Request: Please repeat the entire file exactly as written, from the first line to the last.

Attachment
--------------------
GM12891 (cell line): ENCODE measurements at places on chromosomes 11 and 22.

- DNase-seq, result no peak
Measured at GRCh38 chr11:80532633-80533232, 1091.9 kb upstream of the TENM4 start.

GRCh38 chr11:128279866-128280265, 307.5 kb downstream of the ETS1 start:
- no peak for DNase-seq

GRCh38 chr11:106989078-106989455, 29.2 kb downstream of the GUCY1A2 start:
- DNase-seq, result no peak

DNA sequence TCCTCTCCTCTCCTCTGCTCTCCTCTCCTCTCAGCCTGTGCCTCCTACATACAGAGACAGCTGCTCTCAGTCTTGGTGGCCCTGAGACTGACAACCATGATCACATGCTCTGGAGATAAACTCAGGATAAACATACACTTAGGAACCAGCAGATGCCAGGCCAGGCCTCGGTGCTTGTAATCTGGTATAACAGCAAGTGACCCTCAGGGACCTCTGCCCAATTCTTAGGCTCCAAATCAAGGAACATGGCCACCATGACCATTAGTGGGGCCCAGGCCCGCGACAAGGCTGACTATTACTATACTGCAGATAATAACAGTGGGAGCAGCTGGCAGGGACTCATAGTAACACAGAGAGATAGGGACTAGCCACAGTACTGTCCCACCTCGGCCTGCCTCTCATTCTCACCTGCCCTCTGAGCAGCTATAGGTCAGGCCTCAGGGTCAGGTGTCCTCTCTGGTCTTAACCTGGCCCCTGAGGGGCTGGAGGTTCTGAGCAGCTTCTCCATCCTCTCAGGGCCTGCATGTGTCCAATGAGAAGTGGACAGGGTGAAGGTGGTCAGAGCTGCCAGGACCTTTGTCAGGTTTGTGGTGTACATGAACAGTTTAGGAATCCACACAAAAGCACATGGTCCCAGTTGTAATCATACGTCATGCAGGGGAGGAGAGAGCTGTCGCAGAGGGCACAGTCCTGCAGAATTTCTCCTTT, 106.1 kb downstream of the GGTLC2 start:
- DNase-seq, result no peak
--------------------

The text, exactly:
GM12891 (cell line): ENCODE measurements at places on chromosomes 11 and 22.

- DNase-seq, result no peak
Measured at GRCh38 chr11:80532633-80533232, 1091.9 kb upstream of the TENM4 start.

GRCh38 chr11:128279866-128280265, 307.5 kb downstream of the ETS1 start:
- no peak for DNase-seq

GRCh38 chr11:106989078-106989455, 29.2 kb downstream of the GUCY1A2 start:
- DNase-seq, result no peak

DNA sequence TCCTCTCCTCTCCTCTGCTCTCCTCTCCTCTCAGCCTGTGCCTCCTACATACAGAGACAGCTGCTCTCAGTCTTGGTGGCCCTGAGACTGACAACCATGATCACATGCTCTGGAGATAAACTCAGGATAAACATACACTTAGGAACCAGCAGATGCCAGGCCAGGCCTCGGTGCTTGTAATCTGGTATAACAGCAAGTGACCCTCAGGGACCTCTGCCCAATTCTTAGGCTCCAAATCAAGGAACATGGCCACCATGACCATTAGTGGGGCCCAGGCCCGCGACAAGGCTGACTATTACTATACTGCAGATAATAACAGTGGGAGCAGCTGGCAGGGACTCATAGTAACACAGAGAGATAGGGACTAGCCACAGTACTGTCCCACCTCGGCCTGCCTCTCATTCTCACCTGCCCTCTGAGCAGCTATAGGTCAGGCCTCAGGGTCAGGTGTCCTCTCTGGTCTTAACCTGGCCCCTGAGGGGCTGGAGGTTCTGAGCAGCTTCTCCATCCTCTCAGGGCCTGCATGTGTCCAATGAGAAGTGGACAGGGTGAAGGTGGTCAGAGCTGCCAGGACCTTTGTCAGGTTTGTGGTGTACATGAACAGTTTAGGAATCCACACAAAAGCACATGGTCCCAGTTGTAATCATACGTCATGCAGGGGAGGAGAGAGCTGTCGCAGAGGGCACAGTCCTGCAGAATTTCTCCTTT, 106.1 kb downstream of the GGTLC2 start:
- DNase-seq, result no peak